Iranian President Mahmoud Ahmadinejad told Saudi King Abdullah in a telephone call that the aim of his controversial visit to Lebanon last week was to promote its unity, his office said on Thursday.
The Wednesday evening conversation between the two leaders their second in eight days came as the regional arch-rivals have been competing for influence in both Lebanon and Iraq.
Praising King Abdullah’s own visit to Lebanon in July, Ahmadinejad said: “We too have now travelled to Lebanon so the efforts to create unity and solidarity are complete. “In this trip, I talked to all of our Lebanese brothers about unity and they welcomed it,” his office’s website quoted him as telling the Saudi monarch.
Iran and Saudi Arabia support rival political alliances in Lebanon that sit uneasily together in a government of national unity. Saudi Arabia and Western governments back the majority bloc in parliament of Prime Minister Saad Hariri.
Iran and its regional ally Syria support the minority bloc led by Shiite militant group Hezbollah, Lebanon’s most powerful political and military force, which fought a devastating 2006 war with Israel.
Ahmadinejad received a hero’s welcome from Hezbollah and its supporters during his October 13-14 visit, during which he travelled to the Israeli border. The Iranian leader last spoke to the Saudi monarch the day before the visit, which drew strong criticism from Israel and the US.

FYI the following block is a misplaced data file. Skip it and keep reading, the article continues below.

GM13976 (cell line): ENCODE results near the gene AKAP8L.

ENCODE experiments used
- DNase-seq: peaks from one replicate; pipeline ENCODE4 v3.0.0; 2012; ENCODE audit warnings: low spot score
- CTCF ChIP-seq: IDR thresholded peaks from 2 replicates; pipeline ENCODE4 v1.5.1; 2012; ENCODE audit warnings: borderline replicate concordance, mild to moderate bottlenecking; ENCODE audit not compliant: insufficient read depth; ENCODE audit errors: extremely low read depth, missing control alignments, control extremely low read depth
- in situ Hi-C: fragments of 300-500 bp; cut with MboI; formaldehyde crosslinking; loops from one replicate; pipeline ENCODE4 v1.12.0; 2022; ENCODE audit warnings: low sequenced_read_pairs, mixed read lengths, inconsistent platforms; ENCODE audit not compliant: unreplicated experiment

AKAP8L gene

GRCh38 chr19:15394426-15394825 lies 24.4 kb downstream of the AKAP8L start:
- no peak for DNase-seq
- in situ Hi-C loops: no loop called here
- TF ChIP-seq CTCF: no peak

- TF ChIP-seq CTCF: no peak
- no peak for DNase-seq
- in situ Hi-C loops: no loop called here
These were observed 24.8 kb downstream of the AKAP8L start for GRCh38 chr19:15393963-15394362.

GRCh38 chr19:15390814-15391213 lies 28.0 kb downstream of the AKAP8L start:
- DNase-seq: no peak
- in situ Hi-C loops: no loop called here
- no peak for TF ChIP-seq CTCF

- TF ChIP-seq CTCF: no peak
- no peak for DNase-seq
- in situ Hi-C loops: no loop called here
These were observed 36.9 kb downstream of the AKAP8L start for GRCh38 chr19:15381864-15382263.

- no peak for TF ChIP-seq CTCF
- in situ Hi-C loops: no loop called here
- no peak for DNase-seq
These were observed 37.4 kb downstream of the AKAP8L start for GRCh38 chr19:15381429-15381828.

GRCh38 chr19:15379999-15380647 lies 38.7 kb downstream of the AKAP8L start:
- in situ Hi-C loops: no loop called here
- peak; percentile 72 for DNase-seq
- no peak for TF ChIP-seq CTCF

In its report on Wednesday’s phone conversation, Iran’s official IRNA news agency said that Ahmadinejad and the king discussed a range of international developments as well as ways to boost relations. Iran and Saudi Arabia have also been competing for influence in Iraq where they have backed rival sides in the protracted battle for the premiership since an inconclusive March election between incumbent Nuri al-Maliki and former prime minister Iyad Allawi.
Saudi Arabia has been a strong supporter of Allawi, whose Iraqiya bloc drew most of its support from Iraq’s Sunni Arab minority, regarding him as a counterweight to Iran’s influence among the Shiite majority, analysts say.